Donna fought back hot tears as she sat quietly in the back pew, trying to appear invisible. Big, fat droplets of moisture rolled down her cheeks, the drizzle threatening to become a downpour. “Stop it,” Donna admonished herself silently as she discreetly wiped each cheek with the back of her hand. “This is not going to happen here. Or now.”
Pastor Johnson had been speaking for a short time, but to Donna it seemed like hours. She knew this was where she needed be at a time like this, but still she didn’t want to answer the questions she knew the others wanted to ask. She didn’t feel like putting on a happy face. She hoped to slip out quietly just as soon as the choir began to sing the final hymn.
Donna’s eyes drifted toward the familiar spot just a few rows ahead to her left. Their spot. The place where she and Teddy had sat almost every Sunday for the past 22 years, surrounded by the people who had been like their second family. With both of them living so far away from their own natural families, this congregation had filled the gap and lovingly drawn them into the community. They truly had become family.
“Oh, God,” Donna closed her eyes and silently prayed, “Please help me understand why this happened. Help me to climb this overwhelming mountain of grief and uncertainty. God, help me understand how I could have been so blind to Teddy’s struggles. Help me forgive myself for not seeing the depth of his pain, and help me forgive Teddy for choosing to leave this world instead of reaching out for help. Oh Lord, I need to feel Your love and know that I will survive the destruction that is my life right now.”
As she prayed, Donna hadn’t noticed that someone had slipped into the pew beside her. She became aware of Pastor Johnson’s familiar “winding down” at the end of his sermon and slowly opened her eyes. It was then that she saw little Becky Thompson sitting beside her, looking up at Donna with innocent blue eyes. Donna tried to muster up a smile, but found her eyes brimming with tears again.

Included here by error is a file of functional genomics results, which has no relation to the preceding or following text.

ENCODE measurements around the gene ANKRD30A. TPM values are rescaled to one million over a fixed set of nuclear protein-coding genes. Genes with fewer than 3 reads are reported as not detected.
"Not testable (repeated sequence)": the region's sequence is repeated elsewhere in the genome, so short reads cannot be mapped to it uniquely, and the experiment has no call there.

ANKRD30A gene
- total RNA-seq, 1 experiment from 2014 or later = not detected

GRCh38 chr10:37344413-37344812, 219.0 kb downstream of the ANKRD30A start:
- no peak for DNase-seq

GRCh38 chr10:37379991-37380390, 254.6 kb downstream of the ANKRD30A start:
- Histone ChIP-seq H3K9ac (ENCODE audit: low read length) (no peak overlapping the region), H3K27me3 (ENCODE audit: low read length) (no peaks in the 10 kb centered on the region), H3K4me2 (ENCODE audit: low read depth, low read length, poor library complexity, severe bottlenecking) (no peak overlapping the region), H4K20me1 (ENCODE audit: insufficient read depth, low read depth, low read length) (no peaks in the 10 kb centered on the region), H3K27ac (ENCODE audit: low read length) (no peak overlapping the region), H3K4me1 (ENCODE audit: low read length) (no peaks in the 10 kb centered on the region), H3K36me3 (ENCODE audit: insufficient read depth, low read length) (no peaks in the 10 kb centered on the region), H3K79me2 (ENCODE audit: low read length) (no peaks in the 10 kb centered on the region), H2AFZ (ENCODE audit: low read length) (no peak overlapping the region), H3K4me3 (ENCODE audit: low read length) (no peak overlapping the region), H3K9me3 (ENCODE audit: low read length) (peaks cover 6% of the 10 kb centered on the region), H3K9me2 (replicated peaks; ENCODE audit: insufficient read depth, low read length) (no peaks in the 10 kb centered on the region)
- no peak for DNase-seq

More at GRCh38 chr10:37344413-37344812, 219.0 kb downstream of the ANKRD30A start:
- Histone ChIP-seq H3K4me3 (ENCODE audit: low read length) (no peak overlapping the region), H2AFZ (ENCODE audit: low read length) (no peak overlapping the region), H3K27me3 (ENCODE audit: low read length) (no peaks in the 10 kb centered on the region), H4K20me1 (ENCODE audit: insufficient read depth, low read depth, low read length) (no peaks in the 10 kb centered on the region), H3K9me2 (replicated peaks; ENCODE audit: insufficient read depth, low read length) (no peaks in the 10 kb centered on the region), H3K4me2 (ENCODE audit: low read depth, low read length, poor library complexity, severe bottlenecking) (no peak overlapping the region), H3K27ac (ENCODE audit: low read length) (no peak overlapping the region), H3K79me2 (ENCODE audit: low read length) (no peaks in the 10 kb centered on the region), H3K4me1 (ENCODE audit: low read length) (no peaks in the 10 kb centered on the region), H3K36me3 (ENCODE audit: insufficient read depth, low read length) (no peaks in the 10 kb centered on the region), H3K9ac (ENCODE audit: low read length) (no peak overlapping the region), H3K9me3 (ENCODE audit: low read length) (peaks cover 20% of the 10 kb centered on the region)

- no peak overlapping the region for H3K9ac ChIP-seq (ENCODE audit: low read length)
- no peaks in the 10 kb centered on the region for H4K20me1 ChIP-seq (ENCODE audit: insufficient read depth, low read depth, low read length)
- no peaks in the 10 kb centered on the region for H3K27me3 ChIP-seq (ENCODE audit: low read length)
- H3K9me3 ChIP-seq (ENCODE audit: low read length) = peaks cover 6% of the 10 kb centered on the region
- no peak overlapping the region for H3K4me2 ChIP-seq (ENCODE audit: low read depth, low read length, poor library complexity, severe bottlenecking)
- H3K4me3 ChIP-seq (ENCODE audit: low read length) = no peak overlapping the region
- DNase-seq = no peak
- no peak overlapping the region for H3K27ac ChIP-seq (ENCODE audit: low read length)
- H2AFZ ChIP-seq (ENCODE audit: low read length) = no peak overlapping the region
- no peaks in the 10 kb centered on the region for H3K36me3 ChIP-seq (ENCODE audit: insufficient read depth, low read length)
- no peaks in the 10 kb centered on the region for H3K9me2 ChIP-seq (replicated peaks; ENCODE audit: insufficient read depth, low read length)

Becky leaned in toward Donna, whispering in her quietest five year old voice, “What’s wrong, Miss Donna?”
“I’m just a little sad, Becky.” Donna whispered back, fighting the tears, “You know my husband Mr. Teddy passed away last week.”
Becky nodded, “My momma told me, Miss Donna. She said Mr. Teddy was sick and went home to be with Jesus.”
“That’s right, Becky,” Donna told her, “and I’m just missing him a little bit right now.”
“Miss Donna, can I tell you a secret?” Becky whispered.
“Sure, Becky, I’d love to hear your secret.”
“When my daddy died last year, I was really sad. I missed him a lot and I felt like my tummy had a big hole in it. My momma told me that it was okay to miss my daddy, but that he wouldn’t want me to go around with that big hole in my tummy.”
Donna smiled at Becky, “What else did your momma say?”
“She told me that there was only one thing that would fill that hole, but it was up to me if I wanted to let it get filled.”
“What was that one thing, Becky?”
“It was love, Miss Donna. Momma said there were angels right here on earth that could help me fill that hole that was left when my daddy died. I just had to let them in.”
Donna felt her eyes filling with fresh tears as she put her arm around Becky.
“There’s one of the angels, Miss Donna,” Becky said, pointing to Mrs. Davis, a sweet little gray-haired lady who had been one of the first to welcome Donna and Teddy over 20 years ago. “There’s another,” she went on, nodding toward Bert Jones, the choir director.
Donna couldn’t speak. She just sat in the pew with Becky, in awe of the magnificent way in which God had had answered her prayer.
Becky began again, “You know, Miss Donna, you can get that hole in your tummy filled too. All you have to do is know where to look for the angels.”
Donna smiled through her tears and pulled Becky tightly to her side, “I know just where to look, Becky. I know just where to look.”
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